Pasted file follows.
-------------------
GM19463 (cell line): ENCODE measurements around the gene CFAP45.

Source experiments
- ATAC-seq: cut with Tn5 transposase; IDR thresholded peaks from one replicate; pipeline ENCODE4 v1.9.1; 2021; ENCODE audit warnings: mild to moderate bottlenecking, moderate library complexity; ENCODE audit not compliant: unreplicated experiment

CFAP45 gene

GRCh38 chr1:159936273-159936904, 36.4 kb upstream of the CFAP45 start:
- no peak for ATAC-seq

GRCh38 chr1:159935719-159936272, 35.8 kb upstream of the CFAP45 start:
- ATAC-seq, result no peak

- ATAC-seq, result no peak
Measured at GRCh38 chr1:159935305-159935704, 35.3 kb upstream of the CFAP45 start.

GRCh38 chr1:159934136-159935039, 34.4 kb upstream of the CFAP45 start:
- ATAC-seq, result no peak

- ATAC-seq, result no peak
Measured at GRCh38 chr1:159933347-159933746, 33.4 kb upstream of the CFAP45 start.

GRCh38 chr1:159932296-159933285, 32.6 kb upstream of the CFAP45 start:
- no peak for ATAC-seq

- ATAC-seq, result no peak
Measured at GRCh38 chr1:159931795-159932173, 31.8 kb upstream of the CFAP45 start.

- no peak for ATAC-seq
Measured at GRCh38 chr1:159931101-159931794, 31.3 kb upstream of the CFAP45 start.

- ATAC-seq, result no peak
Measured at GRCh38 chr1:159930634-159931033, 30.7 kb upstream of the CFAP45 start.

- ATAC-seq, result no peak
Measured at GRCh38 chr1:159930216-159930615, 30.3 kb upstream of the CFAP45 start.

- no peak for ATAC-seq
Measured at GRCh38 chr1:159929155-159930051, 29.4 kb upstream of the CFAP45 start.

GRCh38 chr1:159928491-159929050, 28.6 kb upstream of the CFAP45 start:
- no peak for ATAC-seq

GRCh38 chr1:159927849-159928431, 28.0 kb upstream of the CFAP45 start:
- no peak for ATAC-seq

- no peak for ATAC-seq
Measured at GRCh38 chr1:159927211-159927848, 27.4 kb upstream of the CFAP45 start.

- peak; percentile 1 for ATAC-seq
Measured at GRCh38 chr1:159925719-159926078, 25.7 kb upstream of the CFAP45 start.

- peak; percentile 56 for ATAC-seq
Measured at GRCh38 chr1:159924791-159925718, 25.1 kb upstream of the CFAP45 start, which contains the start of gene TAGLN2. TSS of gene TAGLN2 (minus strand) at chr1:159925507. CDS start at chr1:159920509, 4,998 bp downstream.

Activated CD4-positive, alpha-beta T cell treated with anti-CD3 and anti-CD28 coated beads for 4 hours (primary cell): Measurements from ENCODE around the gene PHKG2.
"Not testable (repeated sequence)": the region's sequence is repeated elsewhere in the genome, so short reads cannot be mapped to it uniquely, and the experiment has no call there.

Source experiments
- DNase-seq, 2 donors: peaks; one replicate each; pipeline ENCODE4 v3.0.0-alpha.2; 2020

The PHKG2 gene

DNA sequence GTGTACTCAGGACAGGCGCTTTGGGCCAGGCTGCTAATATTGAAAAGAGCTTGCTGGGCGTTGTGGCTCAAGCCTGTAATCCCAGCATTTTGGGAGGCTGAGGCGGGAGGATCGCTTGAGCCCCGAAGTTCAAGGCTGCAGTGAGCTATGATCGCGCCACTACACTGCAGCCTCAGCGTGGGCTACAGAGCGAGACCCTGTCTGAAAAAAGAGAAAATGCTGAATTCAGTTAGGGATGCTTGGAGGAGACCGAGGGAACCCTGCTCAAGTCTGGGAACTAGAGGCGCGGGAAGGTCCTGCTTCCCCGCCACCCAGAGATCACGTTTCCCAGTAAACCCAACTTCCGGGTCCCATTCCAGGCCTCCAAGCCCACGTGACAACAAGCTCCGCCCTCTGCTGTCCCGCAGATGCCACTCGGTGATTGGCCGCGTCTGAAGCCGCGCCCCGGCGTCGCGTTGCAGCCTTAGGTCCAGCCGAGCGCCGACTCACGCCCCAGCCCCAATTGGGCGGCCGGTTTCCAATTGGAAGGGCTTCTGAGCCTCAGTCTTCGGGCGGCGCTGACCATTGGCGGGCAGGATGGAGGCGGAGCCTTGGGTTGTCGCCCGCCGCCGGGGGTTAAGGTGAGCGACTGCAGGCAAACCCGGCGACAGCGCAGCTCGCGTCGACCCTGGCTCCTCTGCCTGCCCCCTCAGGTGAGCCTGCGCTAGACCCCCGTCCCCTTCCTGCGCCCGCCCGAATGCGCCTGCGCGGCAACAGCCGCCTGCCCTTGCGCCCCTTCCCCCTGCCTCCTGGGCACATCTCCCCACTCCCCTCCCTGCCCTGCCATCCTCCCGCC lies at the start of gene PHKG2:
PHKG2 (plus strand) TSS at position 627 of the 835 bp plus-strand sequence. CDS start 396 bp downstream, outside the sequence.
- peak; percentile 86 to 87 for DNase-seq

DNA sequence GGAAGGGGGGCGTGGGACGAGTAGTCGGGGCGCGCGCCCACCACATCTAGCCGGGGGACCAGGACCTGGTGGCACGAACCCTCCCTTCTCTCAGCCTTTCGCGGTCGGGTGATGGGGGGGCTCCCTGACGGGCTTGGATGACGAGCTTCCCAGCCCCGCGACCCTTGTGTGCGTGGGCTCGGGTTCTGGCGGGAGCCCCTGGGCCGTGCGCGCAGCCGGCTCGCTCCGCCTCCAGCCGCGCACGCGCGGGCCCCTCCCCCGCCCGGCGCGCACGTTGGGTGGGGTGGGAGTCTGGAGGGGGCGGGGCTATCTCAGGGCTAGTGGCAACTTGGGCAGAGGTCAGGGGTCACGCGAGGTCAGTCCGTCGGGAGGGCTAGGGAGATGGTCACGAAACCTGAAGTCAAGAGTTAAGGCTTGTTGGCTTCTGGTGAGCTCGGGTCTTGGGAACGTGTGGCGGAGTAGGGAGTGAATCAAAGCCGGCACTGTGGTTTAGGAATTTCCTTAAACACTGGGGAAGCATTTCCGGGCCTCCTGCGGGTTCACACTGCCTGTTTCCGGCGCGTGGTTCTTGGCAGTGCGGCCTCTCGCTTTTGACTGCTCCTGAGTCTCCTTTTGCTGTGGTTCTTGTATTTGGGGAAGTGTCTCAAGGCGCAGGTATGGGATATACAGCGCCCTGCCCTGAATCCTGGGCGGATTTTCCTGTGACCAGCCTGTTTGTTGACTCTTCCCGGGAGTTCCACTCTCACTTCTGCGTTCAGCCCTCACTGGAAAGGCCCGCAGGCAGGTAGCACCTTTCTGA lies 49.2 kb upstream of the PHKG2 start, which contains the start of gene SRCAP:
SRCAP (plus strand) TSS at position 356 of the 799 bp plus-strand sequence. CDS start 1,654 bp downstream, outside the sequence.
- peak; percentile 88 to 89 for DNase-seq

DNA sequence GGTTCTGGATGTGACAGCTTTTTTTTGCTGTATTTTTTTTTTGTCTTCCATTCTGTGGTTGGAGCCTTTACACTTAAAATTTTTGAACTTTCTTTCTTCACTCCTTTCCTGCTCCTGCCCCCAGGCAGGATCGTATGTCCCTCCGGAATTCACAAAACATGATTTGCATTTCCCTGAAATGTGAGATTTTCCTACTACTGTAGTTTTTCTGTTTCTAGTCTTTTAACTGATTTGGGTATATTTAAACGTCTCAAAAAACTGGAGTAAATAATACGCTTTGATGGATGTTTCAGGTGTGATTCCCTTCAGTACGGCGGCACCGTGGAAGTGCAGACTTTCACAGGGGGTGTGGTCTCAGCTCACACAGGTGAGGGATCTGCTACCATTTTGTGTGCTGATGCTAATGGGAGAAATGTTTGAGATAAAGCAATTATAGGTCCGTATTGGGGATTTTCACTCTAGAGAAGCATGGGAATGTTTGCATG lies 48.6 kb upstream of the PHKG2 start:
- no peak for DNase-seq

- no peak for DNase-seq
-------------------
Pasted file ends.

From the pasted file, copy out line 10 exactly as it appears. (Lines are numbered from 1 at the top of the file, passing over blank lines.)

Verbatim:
Measured at GRCh38 chr1:159935305-159935704, 35.3 kb upstream of the CFAP45 start.